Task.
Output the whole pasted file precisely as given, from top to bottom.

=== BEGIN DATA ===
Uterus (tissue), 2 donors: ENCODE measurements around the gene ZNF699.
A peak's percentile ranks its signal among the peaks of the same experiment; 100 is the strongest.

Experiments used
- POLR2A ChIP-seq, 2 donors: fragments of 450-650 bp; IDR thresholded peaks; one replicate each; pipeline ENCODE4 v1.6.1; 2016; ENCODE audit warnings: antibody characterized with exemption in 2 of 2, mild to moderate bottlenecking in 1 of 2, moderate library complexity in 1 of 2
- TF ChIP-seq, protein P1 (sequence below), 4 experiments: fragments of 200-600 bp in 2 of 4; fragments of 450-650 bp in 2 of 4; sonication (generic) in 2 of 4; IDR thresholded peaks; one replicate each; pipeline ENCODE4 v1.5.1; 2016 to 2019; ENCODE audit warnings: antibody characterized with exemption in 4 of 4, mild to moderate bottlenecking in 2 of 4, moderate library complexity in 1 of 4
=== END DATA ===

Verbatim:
Uterus (tissue), 2 donors: ENCODE measurements around the gene ZNF699.
A peak's percentile ranks its signal among the peaks of the same experiment; 100 is the strongest.

Experiments used
- POLR2A ChIP-seq, 2 donors: fragments of 450-650 bp; IDR thresholded peaks; one replicate each; pipeline ENCODE4 v1.6.1; 2016; ENCODE audit warnings: antibody characterized with exemption in 2 of 2, mild to moderate bottlenecking in 1 of 2, moderate library complexity in 1 of 2
- TF ChIP-seq, protein P1 (sequence below), 4 experiments: fragments of 200-600 bp in 2 of 4; fragments of 450-650 bp in 2 of 4; sonication (generic) in 2 of 4; IDR thresholded peaks; one replicate each; pipeline ENCODE4 v1.5.1; 2016 to 2019; ENCODE audit warnings: antibody characterized with exemption in 4 of 4, mild to moderate bottlenecking in 2 of 4, moderate library complexity in 1 of 4